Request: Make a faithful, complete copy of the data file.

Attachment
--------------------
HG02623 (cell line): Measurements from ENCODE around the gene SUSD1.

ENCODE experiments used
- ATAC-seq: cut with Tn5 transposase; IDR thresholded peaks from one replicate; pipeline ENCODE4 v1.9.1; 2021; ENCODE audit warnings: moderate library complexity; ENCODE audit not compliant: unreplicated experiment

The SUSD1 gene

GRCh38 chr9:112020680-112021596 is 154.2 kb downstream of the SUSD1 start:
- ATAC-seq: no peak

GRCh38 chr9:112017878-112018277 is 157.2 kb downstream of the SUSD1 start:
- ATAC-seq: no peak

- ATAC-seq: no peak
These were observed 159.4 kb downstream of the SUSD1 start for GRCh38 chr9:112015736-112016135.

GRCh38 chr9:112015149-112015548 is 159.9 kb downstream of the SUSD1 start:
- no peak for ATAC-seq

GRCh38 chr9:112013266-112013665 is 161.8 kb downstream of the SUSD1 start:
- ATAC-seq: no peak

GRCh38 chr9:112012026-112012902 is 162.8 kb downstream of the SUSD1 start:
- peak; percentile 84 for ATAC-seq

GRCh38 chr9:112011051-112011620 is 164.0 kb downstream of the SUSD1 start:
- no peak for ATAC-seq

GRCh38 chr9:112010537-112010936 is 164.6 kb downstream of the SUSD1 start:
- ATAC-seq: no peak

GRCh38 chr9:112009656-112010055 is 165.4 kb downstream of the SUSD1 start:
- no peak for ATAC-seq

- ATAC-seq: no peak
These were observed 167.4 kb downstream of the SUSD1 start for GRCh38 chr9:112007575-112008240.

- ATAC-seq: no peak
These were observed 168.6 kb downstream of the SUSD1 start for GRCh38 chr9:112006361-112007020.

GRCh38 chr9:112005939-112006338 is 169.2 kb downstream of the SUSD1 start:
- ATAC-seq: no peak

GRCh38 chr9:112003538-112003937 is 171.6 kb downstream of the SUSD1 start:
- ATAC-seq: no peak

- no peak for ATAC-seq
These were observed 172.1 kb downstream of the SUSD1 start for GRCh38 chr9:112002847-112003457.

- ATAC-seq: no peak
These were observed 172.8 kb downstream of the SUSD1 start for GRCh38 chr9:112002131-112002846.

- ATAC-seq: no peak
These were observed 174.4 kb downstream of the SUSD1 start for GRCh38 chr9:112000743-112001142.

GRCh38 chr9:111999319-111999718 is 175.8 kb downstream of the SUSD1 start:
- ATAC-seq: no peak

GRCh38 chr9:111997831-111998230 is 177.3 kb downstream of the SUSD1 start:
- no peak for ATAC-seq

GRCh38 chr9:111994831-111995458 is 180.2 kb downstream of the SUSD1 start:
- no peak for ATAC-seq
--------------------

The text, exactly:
HG02623 (cell line): Measurements from ENCODE around the gene SUSD1.

ENCODE experiments used
- ATAC-seq: cut with Tn5 transposase; IDR thresholded peaks from one replicate; pipeline ENCODE4 v1.9.1; 2021; ENCODE audit warnings: moderate library complexity; ENCODE audit not compliant: unreplicated experiment

The SUSD1 gene

GRCh38 chr9:112020680-112021596 is 154.2 kb downstream of the SUSD1 start:
- ATAC-seq: no peak

GRCh38 chr9:112017878-112018277 is 157.2 kb downstream of the SUSD1 start:
- ATAC-seq: no peak

- ATAC-seq: no peak
These were observed 159.4 kb downstream of the SUSD1 start for GRCh38 chr9:112015736-112016135.

GRCh38 chr9:112015149-112015548 is 159.9 kb downstream of the SUSD1 start:
- no peak for ATAC-seq

GRCh38 chr9:112013266-112013665 is 161.8 kb downstream of the SUSD1 start:
- ATAC-seq: no peak

GRCh38 chr9:112012026-112012902 is 162.8 kb downstream of the SUSD1 start:
- peak; percentile 84 for ATAC-seq

GRCh38 chr9:112011051-112011620 is 164.0 kb downstream of the SUSD1 start:
- no peak for ATAC-seq

GRCh38 chr9:112010537-112010936 is 164.6 kb downstream of the SUSD1 start:
- ATAC-seq: no peak

GRCh38 chr9:112009656-112010055 is 165.4 kb downstream of the SUSD1 start:
- no peak for ATAC-seq

- ATAC-seq: no peak
These were observed 167.4 kb downstream of the SUSD1 start for GRCh38 chr9:112007575-112008240.

- ATAC-seq: no peak
These were observed 168.6 kb downstream of the SUSD1 start for GRCh38 chr9:112006361-112007020.

GRCh38 chr9:112005939-112006338 is 169.2 kb downstream of the SUSD1 start:
- ATAC-seq: no peak

GRCh38 chr9:112003538-112003937 is 171.6 kb downstream of the SUSD1 start:
- ATAC-seq: no peak

- no peak for ATAC-seq
These were observed 172.1 kb downstream of the SUSD1 start for GRCh38 chr9:112002847-112003457.

- ATAC-seq: no peak
These were observed 172.8 kb downstream of the SUSD1 start for GRCh38 chr9:112002131-112002846.

- ATAC-seq: no peak
These were observed 174.4 kb downstream of the SUSD1 start for GRCh38 chr9:112000743-112001142.

GRCh38 chr9:111999319-111999718 is 175.8 kb downstream of the SUSD1 start:
- ATAC-seq: no peak

GRCh38 chr9:111997831-111998230 is 177.3 kb downstream of the SUSD1 start:
- no peak for ATAC-seq

GRCh38 chr9:111994831-111995458 is 180.2 kb downstream of the SUSD1 start:
- no peak for ATAC-seq